The Yadana pipeline takes gas between Burma and Thailand
Energy giants Total and Chevron have been accused of propping up Burma's military government through their gas projects in the country.
Rights group Earth Rights International says this has allowed the government to siphon off $5bn (£3bn) in revenue.
The money has reportedly been stashed in banks in Singapore, instead of being used to ease poverty in Burma.
The rights group also accuses Total and Chevron of ignoring forced labour, killings and high-level corruption.
The two companies deny the allegations and say they play a positive and constructive role in communities, with development and educational programmes.
Two Singapore banks named in the report also denied involvement.
Earth Rights International has published two reports about the Yadana gas pipeline project, which transports gas overland from offshore fields to Thailand.
''Total and Chevron have essentially provided the military regime with its single largest lifeline - that being the revenue generated from the project," said Matthew Smith, the co-ordinator of Earth Rights International's Burma project.
Critics accuse the Burmese junta of numerous human rights abuses
He explained that, in research conducted over a two-year period, sources explained how the Burmese generals kept the money out of the country's budget and stored it in bank accounts in Singapore.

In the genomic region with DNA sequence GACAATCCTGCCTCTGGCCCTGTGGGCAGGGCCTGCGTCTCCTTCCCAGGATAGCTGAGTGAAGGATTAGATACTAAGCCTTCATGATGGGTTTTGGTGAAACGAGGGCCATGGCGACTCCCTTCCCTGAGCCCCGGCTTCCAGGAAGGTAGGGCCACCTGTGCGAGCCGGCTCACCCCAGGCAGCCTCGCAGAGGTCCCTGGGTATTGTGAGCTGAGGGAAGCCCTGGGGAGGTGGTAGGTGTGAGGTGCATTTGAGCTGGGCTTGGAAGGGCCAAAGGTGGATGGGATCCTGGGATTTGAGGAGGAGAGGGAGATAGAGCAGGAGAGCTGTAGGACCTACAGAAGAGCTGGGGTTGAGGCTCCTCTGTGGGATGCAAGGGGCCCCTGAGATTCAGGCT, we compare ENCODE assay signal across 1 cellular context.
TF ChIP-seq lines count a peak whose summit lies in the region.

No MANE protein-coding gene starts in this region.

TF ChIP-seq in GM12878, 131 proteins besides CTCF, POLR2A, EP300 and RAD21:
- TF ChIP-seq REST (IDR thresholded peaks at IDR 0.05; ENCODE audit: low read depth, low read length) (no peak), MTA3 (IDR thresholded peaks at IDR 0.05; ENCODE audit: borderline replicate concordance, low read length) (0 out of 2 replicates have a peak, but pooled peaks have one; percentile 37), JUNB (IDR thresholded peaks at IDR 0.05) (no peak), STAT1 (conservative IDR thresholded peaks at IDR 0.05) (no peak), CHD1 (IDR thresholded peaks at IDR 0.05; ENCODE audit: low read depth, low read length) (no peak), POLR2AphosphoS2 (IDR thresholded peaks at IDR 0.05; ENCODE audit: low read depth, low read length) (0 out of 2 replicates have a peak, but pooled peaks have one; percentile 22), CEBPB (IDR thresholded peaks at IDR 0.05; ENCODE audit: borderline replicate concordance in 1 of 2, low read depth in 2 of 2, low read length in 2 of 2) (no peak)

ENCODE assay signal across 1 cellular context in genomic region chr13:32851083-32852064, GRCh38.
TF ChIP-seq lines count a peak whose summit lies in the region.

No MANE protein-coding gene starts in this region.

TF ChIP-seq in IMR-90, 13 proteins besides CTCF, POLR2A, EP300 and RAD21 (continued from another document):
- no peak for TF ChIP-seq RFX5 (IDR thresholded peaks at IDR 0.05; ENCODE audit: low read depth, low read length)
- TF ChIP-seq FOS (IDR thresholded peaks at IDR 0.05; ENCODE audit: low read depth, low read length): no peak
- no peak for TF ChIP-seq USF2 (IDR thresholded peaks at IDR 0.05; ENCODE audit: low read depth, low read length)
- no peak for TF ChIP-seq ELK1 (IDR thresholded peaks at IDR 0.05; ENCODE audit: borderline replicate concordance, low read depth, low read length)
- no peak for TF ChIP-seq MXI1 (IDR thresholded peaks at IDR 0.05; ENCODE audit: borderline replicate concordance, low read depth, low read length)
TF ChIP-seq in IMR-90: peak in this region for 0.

"Of the $4.83bn generated since 2000, approximately $4.8bn of that is not included in the national budget, and our sources indicate that the military regime is storing its illicit revenue and ill-gotten gains in two foreign banks in Singapore," he said.
The report names the two banks, but both issued statements denying involvement in Burma's Yadana project and saying the findings are untrue and without basis.
The allegation of human rights abuses are against the Burmese army which provides security for the Total and Chevron operated pipeline.
Sean Turnell, an associate professor of economics at Macquarie University in Sydney who follows energy issues in Burma closely, says the way the ruling generals make so much money raises the issue of sanctions.
''As we know, countries like the United States and Europe have fairly strict financial sanctions on Burma," he said.
"Burma's generals are able to evade these using other countries and I think what could be an interesting step forward would be for the countries that are levying these sanctions to try and pressure some of the other countries to similarly apply sanctions."
Chevron and Total are not restricted by economic sanctions imposed on Burma's rulers by the US and the European Union.
According to the BBC's Asia correspondent Alistair Leithead, there is a debate over whether sanctions should be strengthened or abandoned as an international approach towards Burma, where the majority of people live in severe poverty.